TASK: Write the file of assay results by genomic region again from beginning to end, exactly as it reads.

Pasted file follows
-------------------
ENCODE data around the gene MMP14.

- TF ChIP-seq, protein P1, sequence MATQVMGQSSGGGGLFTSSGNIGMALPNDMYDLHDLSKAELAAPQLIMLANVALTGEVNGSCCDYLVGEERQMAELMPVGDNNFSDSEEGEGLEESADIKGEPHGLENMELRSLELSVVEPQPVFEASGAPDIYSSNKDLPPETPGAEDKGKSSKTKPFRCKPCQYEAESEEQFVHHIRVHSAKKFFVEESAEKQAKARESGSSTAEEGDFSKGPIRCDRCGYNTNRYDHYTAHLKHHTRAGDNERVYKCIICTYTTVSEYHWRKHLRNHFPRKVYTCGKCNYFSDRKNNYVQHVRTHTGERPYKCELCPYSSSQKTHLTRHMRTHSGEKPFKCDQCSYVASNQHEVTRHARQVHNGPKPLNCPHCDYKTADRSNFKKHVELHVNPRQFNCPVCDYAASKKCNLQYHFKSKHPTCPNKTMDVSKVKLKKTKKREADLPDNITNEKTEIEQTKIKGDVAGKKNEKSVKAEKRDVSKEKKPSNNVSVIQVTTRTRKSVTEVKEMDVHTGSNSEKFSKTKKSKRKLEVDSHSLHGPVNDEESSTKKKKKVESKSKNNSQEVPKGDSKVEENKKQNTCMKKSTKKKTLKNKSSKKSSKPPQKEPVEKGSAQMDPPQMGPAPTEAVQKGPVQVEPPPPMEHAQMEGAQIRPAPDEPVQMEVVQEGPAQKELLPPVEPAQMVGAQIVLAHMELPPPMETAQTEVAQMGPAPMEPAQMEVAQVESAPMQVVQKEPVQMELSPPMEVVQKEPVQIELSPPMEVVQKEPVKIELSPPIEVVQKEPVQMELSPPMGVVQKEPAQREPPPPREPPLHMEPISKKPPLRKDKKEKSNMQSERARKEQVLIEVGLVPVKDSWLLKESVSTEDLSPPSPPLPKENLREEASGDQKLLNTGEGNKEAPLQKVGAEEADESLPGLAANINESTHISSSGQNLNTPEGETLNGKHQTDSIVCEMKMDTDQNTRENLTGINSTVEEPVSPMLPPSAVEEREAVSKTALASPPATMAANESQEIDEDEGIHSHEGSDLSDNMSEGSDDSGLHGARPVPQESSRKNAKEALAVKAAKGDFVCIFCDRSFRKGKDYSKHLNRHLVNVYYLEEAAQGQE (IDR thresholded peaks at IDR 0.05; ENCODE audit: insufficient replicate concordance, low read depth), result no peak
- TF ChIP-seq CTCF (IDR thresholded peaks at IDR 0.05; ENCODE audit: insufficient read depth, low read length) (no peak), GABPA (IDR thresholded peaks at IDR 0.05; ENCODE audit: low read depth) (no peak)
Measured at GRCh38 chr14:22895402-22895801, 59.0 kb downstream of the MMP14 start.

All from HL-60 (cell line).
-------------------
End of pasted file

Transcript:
ENCODE data around the gene MMP14.

- TF ChIP-seq, protein P1, sequence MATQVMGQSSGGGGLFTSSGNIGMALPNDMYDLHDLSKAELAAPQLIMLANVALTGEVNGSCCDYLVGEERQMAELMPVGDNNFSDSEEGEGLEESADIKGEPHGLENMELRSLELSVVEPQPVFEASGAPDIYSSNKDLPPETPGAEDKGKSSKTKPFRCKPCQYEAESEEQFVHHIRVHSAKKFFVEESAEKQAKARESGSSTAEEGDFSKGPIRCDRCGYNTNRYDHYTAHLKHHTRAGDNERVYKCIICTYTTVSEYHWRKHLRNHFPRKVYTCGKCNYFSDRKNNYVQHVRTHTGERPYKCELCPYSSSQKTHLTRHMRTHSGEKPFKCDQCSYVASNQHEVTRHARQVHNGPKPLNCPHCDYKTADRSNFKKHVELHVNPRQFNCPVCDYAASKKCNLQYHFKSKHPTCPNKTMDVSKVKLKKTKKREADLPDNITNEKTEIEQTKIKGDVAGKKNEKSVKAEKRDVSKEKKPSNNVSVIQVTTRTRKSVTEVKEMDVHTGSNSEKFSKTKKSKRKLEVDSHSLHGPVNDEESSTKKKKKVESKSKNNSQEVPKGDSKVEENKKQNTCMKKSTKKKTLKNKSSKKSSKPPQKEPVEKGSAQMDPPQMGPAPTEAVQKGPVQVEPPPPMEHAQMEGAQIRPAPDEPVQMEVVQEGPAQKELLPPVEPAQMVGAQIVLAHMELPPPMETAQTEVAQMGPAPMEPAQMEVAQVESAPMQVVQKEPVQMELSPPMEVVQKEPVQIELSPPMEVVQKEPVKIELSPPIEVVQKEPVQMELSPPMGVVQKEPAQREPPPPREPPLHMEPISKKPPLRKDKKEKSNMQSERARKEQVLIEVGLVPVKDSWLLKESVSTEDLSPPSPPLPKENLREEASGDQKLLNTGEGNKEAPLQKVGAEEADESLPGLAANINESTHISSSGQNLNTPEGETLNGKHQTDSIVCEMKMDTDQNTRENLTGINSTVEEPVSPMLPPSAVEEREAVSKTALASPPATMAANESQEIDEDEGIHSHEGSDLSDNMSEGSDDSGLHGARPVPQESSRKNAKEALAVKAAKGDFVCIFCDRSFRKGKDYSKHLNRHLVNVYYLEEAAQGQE (IDR thresholded peaks at IDR 0.05; ENCODE audit: insufficient replicate concordance, low read depth), result no peak
- TF ChIP-seq CTCF (IDR thresholded peaks at IDR 0.05; ENCODE audit: insufficient read depth, low read length) (no peak), GABPA (IDR thresholded peaks at IDR 0.05; ENCODE audit: low read depth) (no peak)
Measured at GRCh38 chr14:22895402-22895801, 59.0 kb downstream of the MMP14 start.

All from HL-60 (cell line).